Guaranteed Livable Income (GLI)
Our collective experiences a Canadians during COVID-19 have shown poverty can happen very quickly to anyone.
A basic income ensures that everyone can meet basic needs and live with dignity regardless of work status. It is unconditional income from government sent directly to individuals, providing: financial security, freedom to decide how best to spend you own time and money, a foundation for health, wellbeing and a better life.
Since 1972, the United Church of Canada has advocated a policy of GLI. The concept of GLI has grown as folks from other denominations and faiths, as well as Senators, MP’s, MPP’s/MLA’s, and social justice advocates have joined in the efforts to advance this cause.
Long Term Care (LTC)
Long Term Care in Ontario has been struggling for decades, but COVID19 dramatically brought its reality into the public eye.
Today in Ontario, there are 626 LTC homes. Of these, only 16% are publicly owned, 57% are private for-profit, and 27% are private not-for-profit. However, all are regulated by provincial government, and repeated studies have shown that staff are tired, underpaid, unregulated, non-professional, and are hired part-time. As a result, senior care in Ontario is neglected. To understand the dilemma better, please check out https://health debate.ca/the crisis of privatization.
The government’s response to recent reports and recommendations lack details in how to implement and simply promise results in the future. “When there is no concrete goal and budget, it’s easy for government to weasel its way out of acting” …. (The Globe and Mail-“Thousands of Deaths” by Andre Picard, May 4, 2021)
By pressuring government to act now instead of later, will save lives!
Annual carbon emissions in Canada, have dropped only 1% since 2005.
Recently, the Government of Canada announced a new climate emissions reduction target and plan for 2030. It is an ambitious plan that needs our involvement to succeed. Increases in carbon emissions result directly from many of the systems that shape our communities. In the past, these systems have locked us into ecologically unsustainable and social inequitable patterns.
The pandemic has taught us two important lessons:
If life is threatened then it is possible to create the antidote quickly.
We cannot return to business as usual.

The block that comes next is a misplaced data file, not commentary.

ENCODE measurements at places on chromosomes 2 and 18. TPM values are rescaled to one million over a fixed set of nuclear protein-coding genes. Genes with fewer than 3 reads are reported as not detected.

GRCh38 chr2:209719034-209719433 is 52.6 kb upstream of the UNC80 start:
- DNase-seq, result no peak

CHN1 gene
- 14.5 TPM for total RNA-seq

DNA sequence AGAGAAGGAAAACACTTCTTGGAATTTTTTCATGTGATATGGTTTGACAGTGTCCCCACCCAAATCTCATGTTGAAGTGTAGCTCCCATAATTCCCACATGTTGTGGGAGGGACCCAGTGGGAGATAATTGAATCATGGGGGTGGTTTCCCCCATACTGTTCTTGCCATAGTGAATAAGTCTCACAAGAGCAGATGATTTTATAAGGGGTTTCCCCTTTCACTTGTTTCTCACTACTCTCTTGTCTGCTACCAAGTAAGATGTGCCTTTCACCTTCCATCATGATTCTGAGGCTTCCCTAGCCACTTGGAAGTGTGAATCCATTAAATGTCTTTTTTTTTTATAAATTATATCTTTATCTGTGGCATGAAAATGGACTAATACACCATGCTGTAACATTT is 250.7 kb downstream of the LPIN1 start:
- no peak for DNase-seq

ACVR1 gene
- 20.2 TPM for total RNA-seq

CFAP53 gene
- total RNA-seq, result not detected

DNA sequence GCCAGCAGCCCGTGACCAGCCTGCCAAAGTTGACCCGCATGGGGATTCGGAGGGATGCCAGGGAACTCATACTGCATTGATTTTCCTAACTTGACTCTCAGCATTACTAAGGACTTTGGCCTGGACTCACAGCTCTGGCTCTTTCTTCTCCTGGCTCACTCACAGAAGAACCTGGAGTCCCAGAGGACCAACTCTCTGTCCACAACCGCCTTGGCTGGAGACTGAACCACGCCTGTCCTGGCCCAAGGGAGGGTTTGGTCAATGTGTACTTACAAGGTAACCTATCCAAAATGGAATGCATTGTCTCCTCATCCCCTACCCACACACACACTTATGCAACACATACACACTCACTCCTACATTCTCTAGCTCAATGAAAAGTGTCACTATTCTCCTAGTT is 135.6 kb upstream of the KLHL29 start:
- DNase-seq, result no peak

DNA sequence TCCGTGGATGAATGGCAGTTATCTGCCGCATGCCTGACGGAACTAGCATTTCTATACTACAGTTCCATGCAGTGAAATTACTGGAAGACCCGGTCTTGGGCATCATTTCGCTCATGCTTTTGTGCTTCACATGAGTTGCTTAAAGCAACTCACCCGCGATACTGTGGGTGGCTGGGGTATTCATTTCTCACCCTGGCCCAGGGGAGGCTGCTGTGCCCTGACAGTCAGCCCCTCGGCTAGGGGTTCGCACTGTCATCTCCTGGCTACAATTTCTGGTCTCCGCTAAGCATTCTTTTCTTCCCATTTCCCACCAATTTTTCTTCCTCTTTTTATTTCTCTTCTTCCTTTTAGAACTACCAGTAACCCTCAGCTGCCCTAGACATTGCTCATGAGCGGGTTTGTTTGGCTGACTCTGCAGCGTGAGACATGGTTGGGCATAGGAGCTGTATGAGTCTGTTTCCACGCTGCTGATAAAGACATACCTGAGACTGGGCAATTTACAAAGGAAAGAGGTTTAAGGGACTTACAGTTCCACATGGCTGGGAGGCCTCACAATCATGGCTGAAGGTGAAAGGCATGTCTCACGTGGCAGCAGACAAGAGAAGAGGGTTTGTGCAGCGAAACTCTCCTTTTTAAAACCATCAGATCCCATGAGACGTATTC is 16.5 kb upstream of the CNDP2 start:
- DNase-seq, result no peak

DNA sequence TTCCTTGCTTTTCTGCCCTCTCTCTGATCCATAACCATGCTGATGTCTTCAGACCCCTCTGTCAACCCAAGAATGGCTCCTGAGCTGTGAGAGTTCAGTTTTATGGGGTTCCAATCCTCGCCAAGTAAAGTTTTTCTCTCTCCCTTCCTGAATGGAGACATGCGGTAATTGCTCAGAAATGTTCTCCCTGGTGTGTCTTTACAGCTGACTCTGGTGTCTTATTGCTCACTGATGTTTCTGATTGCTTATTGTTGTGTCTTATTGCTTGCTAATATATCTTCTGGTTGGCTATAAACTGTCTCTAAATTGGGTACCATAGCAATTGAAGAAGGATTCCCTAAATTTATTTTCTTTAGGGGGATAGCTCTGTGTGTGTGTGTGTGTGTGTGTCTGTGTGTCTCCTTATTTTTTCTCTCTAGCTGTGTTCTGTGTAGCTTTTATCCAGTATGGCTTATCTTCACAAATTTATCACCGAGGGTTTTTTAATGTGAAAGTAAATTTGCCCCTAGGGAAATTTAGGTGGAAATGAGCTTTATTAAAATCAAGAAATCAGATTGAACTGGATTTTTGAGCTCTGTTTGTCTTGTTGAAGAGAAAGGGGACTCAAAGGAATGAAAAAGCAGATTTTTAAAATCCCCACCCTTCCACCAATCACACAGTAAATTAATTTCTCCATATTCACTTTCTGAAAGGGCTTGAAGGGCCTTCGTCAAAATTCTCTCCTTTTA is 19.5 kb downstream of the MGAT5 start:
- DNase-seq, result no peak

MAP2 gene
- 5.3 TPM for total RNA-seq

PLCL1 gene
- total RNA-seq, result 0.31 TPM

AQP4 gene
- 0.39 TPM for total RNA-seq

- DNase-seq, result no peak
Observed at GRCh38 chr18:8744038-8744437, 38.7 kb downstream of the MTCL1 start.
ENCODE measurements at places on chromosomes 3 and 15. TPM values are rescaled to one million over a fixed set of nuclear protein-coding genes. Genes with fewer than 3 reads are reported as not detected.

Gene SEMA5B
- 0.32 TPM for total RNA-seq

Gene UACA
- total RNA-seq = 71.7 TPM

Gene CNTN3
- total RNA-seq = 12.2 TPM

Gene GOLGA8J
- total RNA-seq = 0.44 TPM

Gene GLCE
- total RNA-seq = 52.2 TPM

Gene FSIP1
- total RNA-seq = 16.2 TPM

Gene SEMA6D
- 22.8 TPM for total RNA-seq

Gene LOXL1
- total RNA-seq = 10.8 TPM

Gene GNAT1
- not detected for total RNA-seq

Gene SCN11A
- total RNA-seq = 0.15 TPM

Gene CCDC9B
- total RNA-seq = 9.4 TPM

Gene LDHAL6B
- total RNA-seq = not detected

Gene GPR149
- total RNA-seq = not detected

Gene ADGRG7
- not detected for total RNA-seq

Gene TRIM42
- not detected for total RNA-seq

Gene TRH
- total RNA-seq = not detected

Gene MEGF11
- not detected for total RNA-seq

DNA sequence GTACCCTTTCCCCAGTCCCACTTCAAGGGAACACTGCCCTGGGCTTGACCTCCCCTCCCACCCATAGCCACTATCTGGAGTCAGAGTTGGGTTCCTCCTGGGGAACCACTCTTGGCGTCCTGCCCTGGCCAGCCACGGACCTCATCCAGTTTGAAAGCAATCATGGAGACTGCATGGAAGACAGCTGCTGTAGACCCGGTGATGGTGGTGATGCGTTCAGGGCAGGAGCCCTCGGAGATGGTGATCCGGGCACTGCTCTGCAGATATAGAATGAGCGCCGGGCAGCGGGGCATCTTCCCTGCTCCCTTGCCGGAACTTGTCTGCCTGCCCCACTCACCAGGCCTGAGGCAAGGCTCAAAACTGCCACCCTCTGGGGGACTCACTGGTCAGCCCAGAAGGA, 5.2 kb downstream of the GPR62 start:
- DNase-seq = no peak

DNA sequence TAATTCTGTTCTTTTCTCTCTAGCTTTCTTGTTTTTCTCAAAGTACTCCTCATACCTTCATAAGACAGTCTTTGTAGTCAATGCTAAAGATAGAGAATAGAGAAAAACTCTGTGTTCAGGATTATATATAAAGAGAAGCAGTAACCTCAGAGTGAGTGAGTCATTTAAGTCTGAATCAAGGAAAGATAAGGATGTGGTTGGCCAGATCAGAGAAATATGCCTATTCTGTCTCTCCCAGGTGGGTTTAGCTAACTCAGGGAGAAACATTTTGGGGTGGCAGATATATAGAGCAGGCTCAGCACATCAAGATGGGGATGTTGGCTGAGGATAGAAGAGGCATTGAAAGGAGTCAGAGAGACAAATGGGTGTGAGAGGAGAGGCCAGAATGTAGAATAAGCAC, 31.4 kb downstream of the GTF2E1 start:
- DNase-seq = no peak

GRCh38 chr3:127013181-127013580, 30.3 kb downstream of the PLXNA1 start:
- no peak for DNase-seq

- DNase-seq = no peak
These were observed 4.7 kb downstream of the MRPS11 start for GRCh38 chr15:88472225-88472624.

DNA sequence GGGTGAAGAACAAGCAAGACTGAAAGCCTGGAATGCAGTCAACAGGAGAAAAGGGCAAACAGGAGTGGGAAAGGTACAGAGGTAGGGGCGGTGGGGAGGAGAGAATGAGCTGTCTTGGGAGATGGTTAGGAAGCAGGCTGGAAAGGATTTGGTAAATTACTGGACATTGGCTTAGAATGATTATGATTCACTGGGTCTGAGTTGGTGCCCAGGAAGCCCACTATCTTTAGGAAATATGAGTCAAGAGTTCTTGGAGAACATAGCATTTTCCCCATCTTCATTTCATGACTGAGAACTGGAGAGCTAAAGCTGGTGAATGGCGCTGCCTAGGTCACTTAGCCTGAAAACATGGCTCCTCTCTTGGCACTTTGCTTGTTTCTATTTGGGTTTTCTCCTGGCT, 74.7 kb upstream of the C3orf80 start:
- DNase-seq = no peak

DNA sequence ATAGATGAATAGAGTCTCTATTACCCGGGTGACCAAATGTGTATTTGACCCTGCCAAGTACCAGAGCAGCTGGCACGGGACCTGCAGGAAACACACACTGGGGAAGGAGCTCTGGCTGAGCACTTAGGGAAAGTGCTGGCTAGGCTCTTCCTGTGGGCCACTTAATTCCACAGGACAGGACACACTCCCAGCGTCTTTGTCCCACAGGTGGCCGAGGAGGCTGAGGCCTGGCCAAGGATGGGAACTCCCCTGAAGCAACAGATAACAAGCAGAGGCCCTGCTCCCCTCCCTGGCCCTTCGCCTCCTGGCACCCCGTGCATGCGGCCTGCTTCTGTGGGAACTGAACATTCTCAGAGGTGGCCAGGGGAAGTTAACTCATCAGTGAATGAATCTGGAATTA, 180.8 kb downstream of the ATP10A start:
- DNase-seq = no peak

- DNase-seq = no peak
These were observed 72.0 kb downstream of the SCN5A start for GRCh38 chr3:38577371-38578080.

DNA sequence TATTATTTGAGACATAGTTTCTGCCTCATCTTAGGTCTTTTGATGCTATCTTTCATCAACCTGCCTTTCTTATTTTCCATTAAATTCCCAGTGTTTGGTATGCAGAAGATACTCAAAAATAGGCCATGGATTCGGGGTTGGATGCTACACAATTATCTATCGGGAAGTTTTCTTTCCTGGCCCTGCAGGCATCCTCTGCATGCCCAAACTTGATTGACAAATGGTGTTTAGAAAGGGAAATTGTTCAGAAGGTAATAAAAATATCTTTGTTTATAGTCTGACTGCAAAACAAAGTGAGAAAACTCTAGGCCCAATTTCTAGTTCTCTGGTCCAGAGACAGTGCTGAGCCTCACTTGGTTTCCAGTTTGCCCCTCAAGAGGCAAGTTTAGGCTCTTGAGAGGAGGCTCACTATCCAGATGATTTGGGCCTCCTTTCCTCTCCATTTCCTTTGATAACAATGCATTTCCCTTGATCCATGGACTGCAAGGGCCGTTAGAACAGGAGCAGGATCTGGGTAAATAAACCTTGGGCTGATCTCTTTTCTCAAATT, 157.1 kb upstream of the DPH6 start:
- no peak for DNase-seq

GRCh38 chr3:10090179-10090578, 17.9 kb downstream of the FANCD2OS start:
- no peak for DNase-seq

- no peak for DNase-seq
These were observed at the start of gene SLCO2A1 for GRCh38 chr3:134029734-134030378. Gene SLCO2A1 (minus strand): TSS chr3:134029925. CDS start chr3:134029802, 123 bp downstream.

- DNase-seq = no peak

By reimagining these systems—collectively tweaking our values, norms and behaviours—we can create systemic change that’s inclusive, just, and in harmony with nature.
Grassy Narrows is in the headlines for all of the wrong reasons.
For thousands of years, the Indigenous people of Grassy Narrows—an Anishnaabe community in Northwestern Ontario that has cared for the lands and lakes that pockmark the landscape. “They depend on the land as a basis of their culture and as a continued vital source of foods and plant medicines. But this relationship has been repeatedly threatened and undermined as a result of government decisions made without their consent, or even adequate consultation.”—Amnesty International.
Treaty rights continue to be ignored. The flooding of their lands, the dumping of mercury into their waters, and the large scale logging of their traditional hunting and trapping territories contribute to the physical and mental illness of the people to the present time. Food supplies, especially fish, are also poisoned.
Given the long history of broken promises and stalled government action, the people of Grassy Narrows deserve better.
In these challenging times, when we all need to come together, it is discouraging to hear that anti-Asian racism is on the increase. This adds to the already persistent racism against Indigenous people and people of colour. Almost daily, we hear stories of people from these communities feeling unsafe and being given undue attention by the police. Our courts and prison systems have a disproportionate number of Indigenous and Black people being incarcerated.
None of this reality is particularly new, aside from the increased harassment of Asian Canadians, so the problem is not awareness, but how to effectively work towards a more inclusive and safe society for all. By most accounts, this involves creating awareness of how the prejudice came to be, how it is tolerated, often unknowingly by the dominant group, and what concrete actions can be tried to seek better relations.
For St. Paul’s to become more anti-racist would involve an intentional process of exploring how racism happens and how we can make gains in overcoming it.